It took almost two years before the 1918 nobel prize in chemistry received the prize in Stockholm. World war ii played perhaps a role, but there was probably a more decisive explanation for the delay: the nobel Laureate, who laid out a full beard to hide his identity, the suspect on good grounds that he was listed on the allies ‘ list of war criminals.

”Disgrace!” screamed the French and belgian headlines when it in 1919, it was announced that Fritz Haber received the previous year’s price. Several laureates refused to come to Stockholm. And the New York Times wondered sarcastically why not at the same time, a prize for literature ”for idealistic and imaginative literature is awarded to the person who wrote the general Ludendorffs daily bulletins to the German people”.

Fritz Haber teaches in the 1920s. Photo: SZ-Photo/IBL

in 1868, in Breslau, in the future the empire of Germany. A kingdom which could have formed as a result of the 1848 years of the liberal revolution, but instead arose through three wars. Which had the effect that the united Germany was a paradox: a scientific and technological giant during The first three decades contributed a third of the science laureates – and at the same time, a ärkekonservativt society, where the pillars consisted of the military, the nobility and the monarchy. Almost every intellectual young German man from the middle class dreamed of becoming a reserve officer.

the Paradox came to influence also the jewish minority, which Fritz Haber belonged to. The German jews were very rarely politically conservative. Yet distinguished man, among the jewish populations, in their strong patriotism.

the jewish emancipationens cradle. Operating portalfigur, the philosopher Moses Mendelssohn, had sought to replace religious faith with the formation, and saw this as the road to jewish emancipation and self-realization. The hope of integration was sometimes almost collapsed, to just move in persecution and even pogroms. Yet abandoned the few German jews of his deep longing to be fully German.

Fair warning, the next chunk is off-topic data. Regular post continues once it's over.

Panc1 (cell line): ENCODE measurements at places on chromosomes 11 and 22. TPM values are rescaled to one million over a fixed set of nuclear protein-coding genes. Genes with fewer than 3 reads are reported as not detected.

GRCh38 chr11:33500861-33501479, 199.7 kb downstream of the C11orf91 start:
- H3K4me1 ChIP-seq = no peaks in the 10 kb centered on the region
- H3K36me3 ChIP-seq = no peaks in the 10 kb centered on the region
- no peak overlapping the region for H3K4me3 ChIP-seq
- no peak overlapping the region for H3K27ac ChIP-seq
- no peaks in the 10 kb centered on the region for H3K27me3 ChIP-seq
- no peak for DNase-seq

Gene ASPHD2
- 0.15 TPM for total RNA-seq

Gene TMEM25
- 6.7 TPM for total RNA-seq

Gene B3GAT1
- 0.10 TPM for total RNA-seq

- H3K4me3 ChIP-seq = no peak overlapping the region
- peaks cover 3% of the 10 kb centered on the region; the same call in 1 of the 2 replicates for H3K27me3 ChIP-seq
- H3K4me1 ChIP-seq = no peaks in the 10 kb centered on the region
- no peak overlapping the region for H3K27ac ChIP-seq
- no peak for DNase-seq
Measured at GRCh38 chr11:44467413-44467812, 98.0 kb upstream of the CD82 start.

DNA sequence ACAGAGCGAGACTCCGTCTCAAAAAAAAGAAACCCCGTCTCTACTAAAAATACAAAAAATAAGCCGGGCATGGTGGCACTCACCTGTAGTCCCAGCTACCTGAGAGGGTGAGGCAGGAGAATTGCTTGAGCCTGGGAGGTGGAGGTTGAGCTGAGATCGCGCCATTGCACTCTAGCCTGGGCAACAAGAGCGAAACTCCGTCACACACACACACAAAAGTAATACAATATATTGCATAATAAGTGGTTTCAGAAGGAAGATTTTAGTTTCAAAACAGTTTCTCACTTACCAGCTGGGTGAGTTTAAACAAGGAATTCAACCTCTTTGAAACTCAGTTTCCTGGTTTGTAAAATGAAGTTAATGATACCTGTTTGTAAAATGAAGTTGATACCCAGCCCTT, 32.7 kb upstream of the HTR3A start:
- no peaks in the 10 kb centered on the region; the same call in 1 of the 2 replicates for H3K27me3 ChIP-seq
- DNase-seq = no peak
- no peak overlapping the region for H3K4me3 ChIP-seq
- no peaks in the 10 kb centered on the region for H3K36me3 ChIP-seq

It was thus in this environment, the Fritz Haber grew up. Father Siegfried wanted that the son would go in his firm, an agency for textile dyes. Fritz Haber himself refused, he wanted to become a great scientist. The relationship was complicated. While the father’s most distinctive feature was a caution, was his son’s boldness, sense of adventure and curiosity. While the father assumed that a jew would never be allowed to make a career in the academy, said the son to the obstacles to be overcome.

Fritz had in his vicinity a like-minded person. A young woman by the name of Clara Immerwahr, who, like him, was driven by the desire to study chemistry, despite the fact that the girls are not even allowed to go to high school. The two meet in their teens, at a dance school in Breslau.

Clara Immerwahr Haber was the first woman who became a doctor in chemistry at the Breslaus university. She was also Fritz Habers wife. Photo: H. S. Photos/Alamy

Fritz Habers and Clara Immerwahrs life is dramatic. It is a love story that will take the unexpected and abrupt twists and turns. It is also a story of grand ambitions, the difficulties impeding the ability and ultimate success. At a very high price.

Fritz Haber, the closest of a chance, end up in a field of research that almost all of the big chemists plumbed, and abandoned. It began with britten William Crookes, in 1898, issued a warning: success is not the science in the near future to bind nitrogen from air so threatened the world of the hunger!